I've gone back and forth on what, exactly, has been my greatest genealogical discovery in nearly fifteen years of research. Indeed, several finds would qualify, but the most recent one was quite special because it came to me when I really needed it.
I also had a soft spot for John myself. I knew both so much, and yet so little about him. He left letters and pictures and many records, but there were some periods in his life, especially his early years, which were a cipher. I knew who his parents were but had no records explicitly stating their connection. I also had many questions: When did he become a minister? How did he end up in Evansville, Vanderburgh, Indiana (where he married)? Where in Germany did he do his missionary work? When exactly did he come back? When did he come to California and later, Oakland? What lasting effects, if any, did the Civil War have on him physically?
The deadline was looming for the book and while I had a lot of facts, I hadn't felt like I had done a good job of fleshing him out as a person. I was feeling frustrated one evening and decided to brain storm. What was the one thing John had been involved in most of his adult life and held most dear? His church. Luckily, the Methodist Church keeps wonderful records - but I didn't have time to write away for something and sit back for a month waiting. So, I went hunting online. I don't know what I was expecting but I felt the questions most likely to be answered were the ones pertaining to his work as a minister.
And then everything stopped. I found it. Was this correct? What was this? Is it my John Berger? It is! Oh my gosh, oh my gosh...
Historical Data and Life Sketches of the Deceased Ministers of the Indiana Conference of the Evangelical Association, 1835 to 1915 (a dryer title you will never find), another, equally interesting version can be found here. I had spent the last few weeks working on the biography of a man who already had one written about him. A very good one, indeed, filled with the kind of detail you can usually only dream of and the kind only gleaned from first had accounts not usually written down in books.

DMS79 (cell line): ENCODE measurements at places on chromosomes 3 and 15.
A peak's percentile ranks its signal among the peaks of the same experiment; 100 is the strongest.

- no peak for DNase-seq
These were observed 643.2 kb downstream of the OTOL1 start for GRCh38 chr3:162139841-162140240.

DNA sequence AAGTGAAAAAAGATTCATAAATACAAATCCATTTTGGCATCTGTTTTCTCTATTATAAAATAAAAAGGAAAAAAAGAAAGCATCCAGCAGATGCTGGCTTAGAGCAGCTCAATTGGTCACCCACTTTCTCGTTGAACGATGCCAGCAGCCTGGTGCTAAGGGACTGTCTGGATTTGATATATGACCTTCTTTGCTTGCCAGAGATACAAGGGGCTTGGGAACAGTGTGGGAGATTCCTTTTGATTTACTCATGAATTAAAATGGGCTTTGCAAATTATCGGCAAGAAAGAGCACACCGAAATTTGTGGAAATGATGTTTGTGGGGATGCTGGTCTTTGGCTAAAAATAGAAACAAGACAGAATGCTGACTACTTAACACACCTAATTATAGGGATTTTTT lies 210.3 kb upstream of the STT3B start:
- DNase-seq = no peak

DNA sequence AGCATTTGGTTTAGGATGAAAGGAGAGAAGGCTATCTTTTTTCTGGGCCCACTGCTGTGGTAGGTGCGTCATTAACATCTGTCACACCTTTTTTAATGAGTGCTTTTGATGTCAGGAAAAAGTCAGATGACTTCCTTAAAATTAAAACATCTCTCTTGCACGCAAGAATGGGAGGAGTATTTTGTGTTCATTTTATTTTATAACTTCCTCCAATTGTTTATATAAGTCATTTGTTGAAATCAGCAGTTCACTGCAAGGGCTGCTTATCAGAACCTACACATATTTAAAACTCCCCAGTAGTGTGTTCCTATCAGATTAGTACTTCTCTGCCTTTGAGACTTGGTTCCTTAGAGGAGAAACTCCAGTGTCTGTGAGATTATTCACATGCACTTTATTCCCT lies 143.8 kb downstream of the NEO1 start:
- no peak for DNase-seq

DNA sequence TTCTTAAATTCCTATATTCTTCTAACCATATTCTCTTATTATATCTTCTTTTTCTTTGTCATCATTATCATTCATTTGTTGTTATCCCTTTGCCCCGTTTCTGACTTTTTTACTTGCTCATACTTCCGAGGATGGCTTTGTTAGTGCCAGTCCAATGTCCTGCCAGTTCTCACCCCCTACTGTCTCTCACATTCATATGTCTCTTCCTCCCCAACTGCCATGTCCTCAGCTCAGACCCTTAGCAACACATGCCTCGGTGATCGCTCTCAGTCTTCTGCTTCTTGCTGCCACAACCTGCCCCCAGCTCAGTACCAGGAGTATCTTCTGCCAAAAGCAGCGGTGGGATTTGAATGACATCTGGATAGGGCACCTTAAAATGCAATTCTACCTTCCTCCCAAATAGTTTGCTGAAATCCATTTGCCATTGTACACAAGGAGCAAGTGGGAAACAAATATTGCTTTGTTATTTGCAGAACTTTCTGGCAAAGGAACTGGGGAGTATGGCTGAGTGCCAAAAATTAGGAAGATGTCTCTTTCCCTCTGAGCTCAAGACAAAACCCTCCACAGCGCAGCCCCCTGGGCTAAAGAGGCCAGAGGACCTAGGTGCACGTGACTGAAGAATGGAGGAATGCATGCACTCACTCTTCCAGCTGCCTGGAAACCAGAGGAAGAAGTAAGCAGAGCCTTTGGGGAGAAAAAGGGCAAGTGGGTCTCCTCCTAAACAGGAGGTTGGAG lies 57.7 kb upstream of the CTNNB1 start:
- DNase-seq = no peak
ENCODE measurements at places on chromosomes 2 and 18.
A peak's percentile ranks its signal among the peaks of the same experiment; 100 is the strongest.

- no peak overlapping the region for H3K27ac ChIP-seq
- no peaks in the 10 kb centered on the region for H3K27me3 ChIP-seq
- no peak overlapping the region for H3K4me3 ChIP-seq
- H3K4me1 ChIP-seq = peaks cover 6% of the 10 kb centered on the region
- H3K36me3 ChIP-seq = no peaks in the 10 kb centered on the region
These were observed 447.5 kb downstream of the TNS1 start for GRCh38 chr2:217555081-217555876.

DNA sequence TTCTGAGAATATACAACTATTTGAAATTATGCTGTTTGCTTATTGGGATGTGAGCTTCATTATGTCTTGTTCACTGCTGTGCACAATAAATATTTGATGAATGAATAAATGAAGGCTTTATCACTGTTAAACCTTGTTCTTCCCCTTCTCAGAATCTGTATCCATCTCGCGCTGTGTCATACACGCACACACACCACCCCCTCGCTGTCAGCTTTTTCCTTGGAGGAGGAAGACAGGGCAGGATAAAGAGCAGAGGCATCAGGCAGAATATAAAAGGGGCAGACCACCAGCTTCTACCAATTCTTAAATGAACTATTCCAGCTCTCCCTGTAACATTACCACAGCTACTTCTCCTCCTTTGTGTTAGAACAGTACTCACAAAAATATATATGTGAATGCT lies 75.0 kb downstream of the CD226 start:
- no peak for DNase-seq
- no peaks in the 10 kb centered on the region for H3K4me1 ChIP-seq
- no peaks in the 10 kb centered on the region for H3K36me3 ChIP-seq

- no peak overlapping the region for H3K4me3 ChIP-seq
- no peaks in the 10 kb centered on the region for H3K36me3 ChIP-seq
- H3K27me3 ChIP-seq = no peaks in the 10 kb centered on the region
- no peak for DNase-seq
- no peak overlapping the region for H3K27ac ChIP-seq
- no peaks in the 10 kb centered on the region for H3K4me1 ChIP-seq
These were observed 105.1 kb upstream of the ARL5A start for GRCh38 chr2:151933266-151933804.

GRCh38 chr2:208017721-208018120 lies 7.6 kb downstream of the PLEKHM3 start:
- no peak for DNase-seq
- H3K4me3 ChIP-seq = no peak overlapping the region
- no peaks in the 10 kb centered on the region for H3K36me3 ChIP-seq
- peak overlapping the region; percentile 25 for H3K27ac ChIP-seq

I learned about all the places he served as a minister (he was a circuit rider so there were many) and even got found two new pictures of him - one as a young man. I also learned that he did his missionary work in Essen, Germany and came to California for his health. I learned that he had probably met his wife at the church conference that had been held in Evansville a few months before they married. And, I finally had black and white proof for what I long knew, who his parents were.
Then there were all the special, little surprises in store: he was finally persuaded to become a minister when he narrowly avoided being hit by lightning; while in Germany, he was once detained by a policeman on suspicion of being a spy; while a minister in Wabash, Indiana, he was thrown from his buggy and broke his leg and while still recovering, a fire broke out and burned the stable and part of the parsonage; he frequently contributed to church papers and served a variety of roles within the church; he felt his church should not merge with the non-German speaking Methodist Church; he was well loved most everywhere he preached.
I still can't really believe this even existed and was online but am so grateful to everyone from the original authors to the folks at the Internet Archive for putting this out there.
And how did the Christmas present turn out? Great! I ended up building the book around this biography (fleshing out areas in the biography only minimally touched on) and ended up with a nearly fifty page book (not bad when you consider the original biography was only about three pages long). And best of all, my grandmother loved it!
This post was written for the 121st Carnival of Genealogy.